Knowing and Being in Eco-critical Visions of Carpentaria: Escaping Anthropocentricism in Alexis Wright’s Carpentaria

By Clare Archer-Lean.

Published by The International Journal of Sustainability in Economic, Social and Cultural Context

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Alexis Wright’s Carpentaria (2006) is a highly significant event in Australian Literature, winning the 2007 Australian Literary Society Gold Medal among many other awards. The story constructs various fictional and real contemporary, historical, and Indigenous mythological events in Australia’s Gulf of Carpentaria in tropical, far northern Australia. It examines themes such as frontier violence, land rights, deaths in custody, impacts of mining, activism and the "Dreaming". Yet, its potential to influence the mindsets of sustainability exist beyond the literary, because while the novel is an exploration of the regionally specific perspective of its author, a member of the Waanyi nation of the Gulf, it also stands in metonymic eco-critical significance for all Australians. For the gulf country, with its extremes in seasonal shifts, experiencing flooding rains, cyclones, and intense heat and aridity presages the vulnerable future for all of Australia during climate change. This is painfully ironic, given that Australia is recognised as one of the most unsustainable and most environmentally vulnerable continents (WWF Living Planet Report 2010). There is, it is clear, recourse in Indigenous epistemologies. This paper investigates how Carpentaria, with its epic scope and experimental structure, suggests a new poetics and discourse for human engagement with the environment. The non-Indigenous reader is immersed in a startling and transforming story. The poetics constructing the novel normalises both cyclical temporality and communal cognition. The narrative incorporates climate and landscape as character rather than simply backdrop setting. Most importantly, it offers a non-didactic warning against human hubris in environmental interaction. This paper, using eco-critical analyses, proposes that such aesthetically innovative and compelling construction of narrative operates to dilute the anthropocentric nature/culture divide, a divide arguably at the heart of human destruction of the environment.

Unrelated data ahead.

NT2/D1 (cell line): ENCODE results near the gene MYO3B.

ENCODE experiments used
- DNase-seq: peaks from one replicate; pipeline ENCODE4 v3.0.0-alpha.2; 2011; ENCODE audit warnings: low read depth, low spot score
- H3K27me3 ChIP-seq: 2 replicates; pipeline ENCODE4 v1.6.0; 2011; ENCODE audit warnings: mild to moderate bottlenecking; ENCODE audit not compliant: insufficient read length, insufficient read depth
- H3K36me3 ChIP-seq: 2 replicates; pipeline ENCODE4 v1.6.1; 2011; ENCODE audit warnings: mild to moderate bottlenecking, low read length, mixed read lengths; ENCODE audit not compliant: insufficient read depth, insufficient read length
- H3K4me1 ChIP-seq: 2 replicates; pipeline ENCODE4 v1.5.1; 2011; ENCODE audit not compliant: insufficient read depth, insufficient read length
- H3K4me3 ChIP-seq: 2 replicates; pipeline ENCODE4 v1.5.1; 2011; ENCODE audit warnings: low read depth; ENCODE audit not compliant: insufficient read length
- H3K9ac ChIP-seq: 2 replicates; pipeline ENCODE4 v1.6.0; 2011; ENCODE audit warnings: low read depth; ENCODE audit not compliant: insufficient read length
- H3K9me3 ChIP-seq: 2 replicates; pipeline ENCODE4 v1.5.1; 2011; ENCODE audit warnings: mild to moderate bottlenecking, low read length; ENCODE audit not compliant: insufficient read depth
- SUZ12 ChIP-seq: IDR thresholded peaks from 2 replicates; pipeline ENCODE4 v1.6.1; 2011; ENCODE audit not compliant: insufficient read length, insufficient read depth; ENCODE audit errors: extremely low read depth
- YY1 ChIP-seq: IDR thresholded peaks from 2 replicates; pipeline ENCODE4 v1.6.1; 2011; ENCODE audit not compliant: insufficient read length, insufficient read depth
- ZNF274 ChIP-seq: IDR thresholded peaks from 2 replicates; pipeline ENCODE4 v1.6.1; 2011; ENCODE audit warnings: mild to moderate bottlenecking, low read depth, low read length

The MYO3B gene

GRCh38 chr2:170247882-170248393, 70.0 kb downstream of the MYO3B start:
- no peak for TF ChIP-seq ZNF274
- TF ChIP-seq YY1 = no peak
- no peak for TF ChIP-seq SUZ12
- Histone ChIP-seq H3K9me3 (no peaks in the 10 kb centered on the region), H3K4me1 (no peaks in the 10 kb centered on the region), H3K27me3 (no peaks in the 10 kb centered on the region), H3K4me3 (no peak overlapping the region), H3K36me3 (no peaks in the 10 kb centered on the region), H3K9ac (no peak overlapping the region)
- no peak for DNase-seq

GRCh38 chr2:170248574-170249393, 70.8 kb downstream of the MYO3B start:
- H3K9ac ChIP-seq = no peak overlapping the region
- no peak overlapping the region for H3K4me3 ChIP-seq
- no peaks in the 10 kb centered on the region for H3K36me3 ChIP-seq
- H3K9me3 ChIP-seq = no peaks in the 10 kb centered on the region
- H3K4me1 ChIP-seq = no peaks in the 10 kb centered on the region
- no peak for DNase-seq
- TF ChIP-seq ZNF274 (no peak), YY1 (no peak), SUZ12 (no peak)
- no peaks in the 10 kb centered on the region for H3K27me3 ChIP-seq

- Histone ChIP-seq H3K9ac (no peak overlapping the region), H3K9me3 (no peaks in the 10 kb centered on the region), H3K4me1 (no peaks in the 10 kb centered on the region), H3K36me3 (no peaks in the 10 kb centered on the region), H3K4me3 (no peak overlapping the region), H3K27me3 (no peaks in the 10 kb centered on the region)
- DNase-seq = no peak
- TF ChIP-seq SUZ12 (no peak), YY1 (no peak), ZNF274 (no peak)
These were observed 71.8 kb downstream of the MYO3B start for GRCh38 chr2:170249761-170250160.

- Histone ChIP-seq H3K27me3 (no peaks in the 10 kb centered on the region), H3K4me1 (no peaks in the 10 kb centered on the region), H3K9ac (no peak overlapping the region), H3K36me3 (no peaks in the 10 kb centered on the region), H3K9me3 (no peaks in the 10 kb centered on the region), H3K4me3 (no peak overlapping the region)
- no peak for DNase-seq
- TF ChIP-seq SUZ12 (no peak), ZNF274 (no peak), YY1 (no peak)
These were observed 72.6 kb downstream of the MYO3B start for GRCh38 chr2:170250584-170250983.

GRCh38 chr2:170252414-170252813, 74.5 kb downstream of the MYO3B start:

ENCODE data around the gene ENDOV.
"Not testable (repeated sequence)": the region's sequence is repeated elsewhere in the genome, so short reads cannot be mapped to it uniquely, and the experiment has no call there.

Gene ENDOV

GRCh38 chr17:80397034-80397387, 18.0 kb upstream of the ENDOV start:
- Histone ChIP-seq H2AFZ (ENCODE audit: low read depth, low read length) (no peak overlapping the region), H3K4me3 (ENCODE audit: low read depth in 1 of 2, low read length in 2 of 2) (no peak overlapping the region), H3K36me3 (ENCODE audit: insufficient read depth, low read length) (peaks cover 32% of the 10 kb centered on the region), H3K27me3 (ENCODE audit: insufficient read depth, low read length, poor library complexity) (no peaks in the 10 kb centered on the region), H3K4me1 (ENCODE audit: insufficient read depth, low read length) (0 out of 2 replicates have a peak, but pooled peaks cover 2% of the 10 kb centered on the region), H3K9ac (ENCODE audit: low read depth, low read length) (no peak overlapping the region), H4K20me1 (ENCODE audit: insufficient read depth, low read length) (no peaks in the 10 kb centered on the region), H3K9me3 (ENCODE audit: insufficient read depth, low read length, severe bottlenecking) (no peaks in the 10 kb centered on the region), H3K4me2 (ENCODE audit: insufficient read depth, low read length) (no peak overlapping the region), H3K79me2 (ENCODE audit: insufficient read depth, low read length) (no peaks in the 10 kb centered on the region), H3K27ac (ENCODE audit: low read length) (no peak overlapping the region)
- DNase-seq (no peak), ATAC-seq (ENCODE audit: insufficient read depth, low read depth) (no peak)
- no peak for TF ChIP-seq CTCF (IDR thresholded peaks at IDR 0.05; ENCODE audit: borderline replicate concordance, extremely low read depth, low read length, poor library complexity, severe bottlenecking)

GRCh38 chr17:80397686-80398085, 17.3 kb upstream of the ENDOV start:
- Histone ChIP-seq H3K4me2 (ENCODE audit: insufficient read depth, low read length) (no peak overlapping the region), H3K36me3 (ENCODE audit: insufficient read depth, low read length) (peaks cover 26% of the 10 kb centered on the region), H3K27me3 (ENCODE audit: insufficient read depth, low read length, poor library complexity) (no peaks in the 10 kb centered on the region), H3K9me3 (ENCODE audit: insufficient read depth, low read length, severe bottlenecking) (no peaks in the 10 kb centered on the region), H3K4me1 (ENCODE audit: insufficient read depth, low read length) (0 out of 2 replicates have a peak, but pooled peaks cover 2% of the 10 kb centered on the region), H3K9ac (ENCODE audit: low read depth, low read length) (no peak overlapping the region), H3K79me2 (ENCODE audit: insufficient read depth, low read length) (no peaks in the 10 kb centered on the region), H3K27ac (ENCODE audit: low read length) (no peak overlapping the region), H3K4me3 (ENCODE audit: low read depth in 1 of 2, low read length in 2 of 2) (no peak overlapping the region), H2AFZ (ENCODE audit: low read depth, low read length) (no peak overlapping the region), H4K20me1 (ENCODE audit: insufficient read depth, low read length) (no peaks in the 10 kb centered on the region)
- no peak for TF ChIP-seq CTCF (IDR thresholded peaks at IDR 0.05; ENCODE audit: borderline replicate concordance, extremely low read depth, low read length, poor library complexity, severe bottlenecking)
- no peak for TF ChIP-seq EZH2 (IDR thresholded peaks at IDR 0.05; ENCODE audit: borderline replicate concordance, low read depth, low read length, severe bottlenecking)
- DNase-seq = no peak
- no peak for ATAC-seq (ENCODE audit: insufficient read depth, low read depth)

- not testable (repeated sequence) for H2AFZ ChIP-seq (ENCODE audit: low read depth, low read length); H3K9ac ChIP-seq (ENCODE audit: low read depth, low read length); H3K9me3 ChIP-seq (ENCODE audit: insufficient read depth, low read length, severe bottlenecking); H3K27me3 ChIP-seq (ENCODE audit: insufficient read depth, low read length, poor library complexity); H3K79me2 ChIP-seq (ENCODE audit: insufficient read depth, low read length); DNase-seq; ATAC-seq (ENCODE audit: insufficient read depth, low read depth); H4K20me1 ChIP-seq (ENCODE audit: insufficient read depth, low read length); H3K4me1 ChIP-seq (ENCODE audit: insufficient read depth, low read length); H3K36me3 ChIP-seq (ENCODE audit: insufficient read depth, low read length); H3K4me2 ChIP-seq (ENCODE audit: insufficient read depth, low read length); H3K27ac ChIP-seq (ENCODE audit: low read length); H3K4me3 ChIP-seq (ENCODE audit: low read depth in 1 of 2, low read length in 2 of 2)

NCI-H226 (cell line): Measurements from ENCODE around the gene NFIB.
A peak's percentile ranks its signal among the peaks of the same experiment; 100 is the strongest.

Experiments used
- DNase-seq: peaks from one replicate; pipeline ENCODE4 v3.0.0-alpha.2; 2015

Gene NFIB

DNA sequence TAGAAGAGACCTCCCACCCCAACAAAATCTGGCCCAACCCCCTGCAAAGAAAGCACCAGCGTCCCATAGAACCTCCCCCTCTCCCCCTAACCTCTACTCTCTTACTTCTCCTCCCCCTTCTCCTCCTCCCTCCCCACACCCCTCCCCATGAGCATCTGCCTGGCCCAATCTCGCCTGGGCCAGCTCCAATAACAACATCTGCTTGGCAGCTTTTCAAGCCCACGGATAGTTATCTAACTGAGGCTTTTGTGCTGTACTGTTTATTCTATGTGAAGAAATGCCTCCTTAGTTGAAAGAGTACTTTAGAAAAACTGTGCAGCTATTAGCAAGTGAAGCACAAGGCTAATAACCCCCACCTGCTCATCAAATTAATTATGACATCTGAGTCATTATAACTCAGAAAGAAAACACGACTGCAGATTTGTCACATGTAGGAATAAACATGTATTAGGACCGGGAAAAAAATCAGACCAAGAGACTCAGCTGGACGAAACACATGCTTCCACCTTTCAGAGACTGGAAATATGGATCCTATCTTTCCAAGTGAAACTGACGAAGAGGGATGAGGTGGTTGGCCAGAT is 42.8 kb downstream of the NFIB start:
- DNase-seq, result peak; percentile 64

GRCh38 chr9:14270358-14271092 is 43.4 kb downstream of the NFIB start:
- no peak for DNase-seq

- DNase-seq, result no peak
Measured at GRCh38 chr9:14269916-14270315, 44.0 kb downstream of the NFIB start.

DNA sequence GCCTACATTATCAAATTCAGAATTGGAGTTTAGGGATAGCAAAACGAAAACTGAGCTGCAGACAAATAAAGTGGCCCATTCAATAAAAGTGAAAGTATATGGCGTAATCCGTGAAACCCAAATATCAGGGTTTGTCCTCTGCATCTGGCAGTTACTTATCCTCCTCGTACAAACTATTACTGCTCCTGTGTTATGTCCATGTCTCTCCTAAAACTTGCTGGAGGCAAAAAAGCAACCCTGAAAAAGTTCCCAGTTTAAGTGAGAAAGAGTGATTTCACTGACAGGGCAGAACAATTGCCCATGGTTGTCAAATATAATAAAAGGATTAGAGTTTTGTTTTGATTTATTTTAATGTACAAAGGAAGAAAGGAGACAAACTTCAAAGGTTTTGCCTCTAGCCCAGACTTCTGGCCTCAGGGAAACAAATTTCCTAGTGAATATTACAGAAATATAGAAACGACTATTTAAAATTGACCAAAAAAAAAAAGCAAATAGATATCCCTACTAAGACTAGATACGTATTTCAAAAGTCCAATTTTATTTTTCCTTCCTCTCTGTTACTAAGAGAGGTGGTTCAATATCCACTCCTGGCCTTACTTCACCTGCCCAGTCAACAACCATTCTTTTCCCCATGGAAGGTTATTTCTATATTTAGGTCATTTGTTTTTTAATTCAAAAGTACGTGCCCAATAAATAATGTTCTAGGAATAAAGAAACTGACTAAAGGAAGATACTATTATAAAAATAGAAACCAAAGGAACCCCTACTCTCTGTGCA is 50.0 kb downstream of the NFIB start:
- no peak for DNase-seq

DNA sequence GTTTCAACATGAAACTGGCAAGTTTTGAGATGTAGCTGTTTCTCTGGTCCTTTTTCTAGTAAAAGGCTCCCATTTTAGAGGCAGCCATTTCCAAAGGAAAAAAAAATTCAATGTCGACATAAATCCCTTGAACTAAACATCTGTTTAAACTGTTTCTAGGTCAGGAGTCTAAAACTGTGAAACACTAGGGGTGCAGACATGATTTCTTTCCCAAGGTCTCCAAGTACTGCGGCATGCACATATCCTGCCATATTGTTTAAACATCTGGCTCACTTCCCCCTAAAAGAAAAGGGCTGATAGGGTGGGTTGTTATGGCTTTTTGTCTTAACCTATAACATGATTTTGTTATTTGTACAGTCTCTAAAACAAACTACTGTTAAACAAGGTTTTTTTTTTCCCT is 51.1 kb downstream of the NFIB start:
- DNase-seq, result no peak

Keywords: Indigenous Fiction, Eco-criticism, World Literature, Sustainability, Culture

The International Journal of Social Sustainability in Economic, Social and Cultural Context, Volume 8, Issue 3, pp.85-96. Article: Print (Spiral Bound). Article: Electronic (PDF File; 576.418KB).

Dr. Clare Archer-Lean

Discipline Leader of English Literature, School of Communications, Faculty of Arts and Social Sciences, University of the Sunshine Coast, Maroochydore, QLD, Australia

Dr. Clare Archer-Lean has been researching, teaching, and writing in the field of English literature and communications for 15 years. Her research has focused on Indigenous literature, identity and representation, particularly the works of Thomas King and Colin Johnson (Mudrooroo). She has book and article publications in crosscultural criticism, Australian literature, and discourse analysis. She is on the editorial collective of the journal, Social Alternatives.